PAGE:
Food and Garden Waste.
Revised Waste Framework Directive (rWFD) – 2008/98/EC.
The legislation necessary to enact this EU directive into UK law was passed in March 2011 in the form of the Waste (England and Wales) Regulations 2011.
However, following the application for a judicial review mounted by the Campaign for Real Recycling, the Department for Environment, Food and Rural Affairs, DEFRA, revised the regulations because of fears that they might be overturned in court.
The judicial review is still being pursued and has been postponed until c. February 2013.
The legislative framework for treatment of bio-waste, with the principal objective of separating bio-waste from municipal waste, diverting it from landfill and in the process creating energy and useful products.
‘Bio-waste’ means biodegradable garden and park waste, food and kitchen waste from households, restaurants, caterers and retail premises and comparable food processing plants.
The directive will affect all those who produce these materials, with a target to introduce separate collections for bio-waste. This waste stream can then be treated in a way that minimises its impact on the environment and creates environmentally safe outputs.
For most organisations the simplest option will be to consult your existing waste management contractor and seek their recommendations. NB – it is your responsibility to satisfy yourself that your contractor has disposed of your waste in a compliant manner and, if necessary, to produce supporting documentation to the Environment Agency. An acceptable document would be a suitably-completed Waste Transfer Note.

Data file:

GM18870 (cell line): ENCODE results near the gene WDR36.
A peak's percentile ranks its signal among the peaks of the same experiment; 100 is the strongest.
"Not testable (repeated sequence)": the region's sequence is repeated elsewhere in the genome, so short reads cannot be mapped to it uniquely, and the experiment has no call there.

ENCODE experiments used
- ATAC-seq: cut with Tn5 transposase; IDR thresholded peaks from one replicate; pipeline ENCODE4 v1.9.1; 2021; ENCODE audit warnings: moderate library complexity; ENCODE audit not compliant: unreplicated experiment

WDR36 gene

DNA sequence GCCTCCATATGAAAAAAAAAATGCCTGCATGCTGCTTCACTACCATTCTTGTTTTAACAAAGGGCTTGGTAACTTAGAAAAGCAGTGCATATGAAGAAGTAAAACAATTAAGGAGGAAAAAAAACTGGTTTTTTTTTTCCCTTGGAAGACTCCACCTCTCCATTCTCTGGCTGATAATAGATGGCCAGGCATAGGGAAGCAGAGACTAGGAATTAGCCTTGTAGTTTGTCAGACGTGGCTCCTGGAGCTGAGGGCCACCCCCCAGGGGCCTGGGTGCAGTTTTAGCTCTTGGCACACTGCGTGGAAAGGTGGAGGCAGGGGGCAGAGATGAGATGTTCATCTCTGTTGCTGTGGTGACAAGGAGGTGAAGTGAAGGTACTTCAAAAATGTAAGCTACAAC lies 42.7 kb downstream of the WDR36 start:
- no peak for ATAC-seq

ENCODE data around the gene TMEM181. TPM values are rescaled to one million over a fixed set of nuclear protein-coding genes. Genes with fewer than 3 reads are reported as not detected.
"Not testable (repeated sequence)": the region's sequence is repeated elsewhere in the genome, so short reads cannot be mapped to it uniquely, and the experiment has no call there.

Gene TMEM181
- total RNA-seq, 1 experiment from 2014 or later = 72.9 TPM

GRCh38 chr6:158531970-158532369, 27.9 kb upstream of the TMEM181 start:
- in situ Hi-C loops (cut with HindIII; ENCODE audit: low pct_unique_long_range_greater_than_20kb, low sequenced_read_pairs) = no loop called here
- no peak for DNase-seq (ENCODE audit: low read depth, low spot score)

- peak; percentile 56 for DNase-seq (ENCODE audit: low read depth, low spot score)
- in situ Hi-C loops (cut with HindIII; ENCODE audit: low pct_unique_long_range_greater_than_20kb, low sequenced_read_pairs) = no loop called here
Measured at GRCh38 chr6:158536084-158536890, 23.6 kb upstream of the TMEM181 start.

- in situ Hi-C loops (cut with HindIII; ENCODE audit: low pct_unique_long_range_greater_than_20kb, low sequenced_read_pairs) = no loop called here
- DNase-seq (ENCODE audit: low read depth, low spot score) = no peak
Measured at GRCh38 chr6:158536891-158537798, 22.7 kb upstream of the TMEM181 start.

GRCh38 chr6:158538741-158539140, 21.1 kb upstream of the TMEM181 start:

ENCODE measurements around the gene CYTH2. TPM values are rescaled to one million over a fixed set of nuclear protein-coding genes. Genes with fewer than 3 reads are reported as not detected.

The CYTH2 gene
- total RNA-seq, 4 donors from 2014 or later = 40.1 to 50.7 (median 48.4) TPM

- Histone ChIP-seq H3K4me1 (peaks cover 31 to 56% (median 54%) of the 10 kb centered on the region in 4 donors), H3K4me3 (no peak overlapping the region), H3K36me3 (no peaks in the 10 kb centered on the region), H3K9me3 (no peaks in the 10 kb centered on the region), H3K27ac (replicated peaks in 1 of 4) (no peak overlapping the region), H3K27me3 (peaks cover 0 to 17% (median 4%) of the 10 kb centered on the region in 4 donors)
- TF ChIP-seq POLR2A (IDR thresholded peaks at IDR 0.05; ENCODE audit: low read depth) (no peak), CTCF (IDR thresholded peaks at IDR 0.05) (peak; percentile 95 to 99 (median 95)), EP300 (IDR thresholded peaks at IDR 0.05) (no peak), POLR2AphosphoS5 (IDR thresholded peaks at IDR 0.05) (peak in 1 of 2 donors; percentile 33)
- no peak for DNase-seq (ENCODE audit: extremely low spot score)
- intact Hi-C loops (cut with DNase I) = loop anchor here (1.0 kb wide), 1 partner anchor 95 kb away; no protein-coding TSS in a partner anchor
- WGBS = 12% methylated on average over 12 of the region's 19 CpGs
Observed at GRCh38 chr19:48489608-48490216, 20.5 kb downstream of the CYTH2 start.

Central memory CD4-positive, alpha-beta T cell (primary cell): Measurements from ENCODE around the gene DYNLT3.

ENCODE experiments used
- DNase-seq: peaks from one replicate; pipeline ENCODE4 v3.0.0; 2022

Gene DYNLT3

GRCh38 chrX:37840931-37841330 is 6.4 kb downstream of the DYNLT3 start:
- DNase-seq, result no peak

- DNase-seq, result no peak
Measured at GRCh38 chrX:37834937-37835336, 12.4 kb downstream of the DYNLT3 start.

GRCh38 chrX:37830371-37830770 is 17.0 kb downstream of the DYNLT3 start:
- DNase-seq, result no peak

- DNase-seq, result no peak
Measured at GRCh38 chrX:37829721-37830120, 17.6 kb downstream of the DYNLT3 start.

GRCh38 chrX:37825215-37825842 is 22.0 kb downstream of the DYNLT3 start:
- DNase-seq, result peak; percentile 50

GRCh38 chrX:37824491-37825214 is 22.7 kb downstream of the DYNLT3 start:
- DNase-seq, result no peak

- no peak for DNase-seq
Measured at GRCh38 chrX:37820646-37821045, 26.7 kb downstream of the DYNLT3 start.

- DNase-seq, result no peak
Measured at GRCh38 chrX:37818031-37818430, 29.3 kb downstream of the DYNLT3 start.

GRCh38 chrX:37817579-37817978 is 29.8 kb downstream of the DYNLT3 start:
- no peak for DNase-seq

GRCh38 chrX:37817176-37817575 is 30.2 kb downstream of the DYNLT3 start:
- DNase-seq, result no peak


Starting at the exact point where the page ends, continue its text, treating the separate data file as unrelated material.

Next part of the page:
The majority of food and garden waste is still sent to landfill which causes problems for the environment such as greenhouse gas emissions (Methane is a greenhouse gas 21 times more potent than CO2) and the consumption of rapidly diminishing landfill capacity. In the UK alone, bio-waste accounts for 88 million tones of municipal waste each year.
Article 22 of the rWFD requires Member States to ’take measures........to encourage: (a) the separate collection of bio-waste with a view to its composting and digestion; (b) the treatment of bio-waste in a way that fulfils a high level of environmental protection; and (c) the use of environmentally safe materials produced from bio-waste’.
Government action in the UK is likely to focus on measures to limit the amount of bio-waste produced, and on backing for treatment technologies that will transform bio-waste into a combination of energy and recyclable materials.
At present the leading treatment options are In-vessel Composting (IVC) and Anaerobic Digestion (AD). Both of these methods meet the legislative requirements and produce safe materials such as compost and electricity.
The current legislation on bio-waste in the revised Waste Framework Directive can be found at:
After a growing feeling within the EC that additional enforcement action may be necessary to maximise the financial and environmental benefits of managing biodegradable waste, the European Commission was aiming to develop proposals for a specific bio-waste directive by the end of 2010. These plans have now been dropped, however the European Commission is instead reviewing the implementation of the entire Waste Framework Directive and will report by the end of 2014.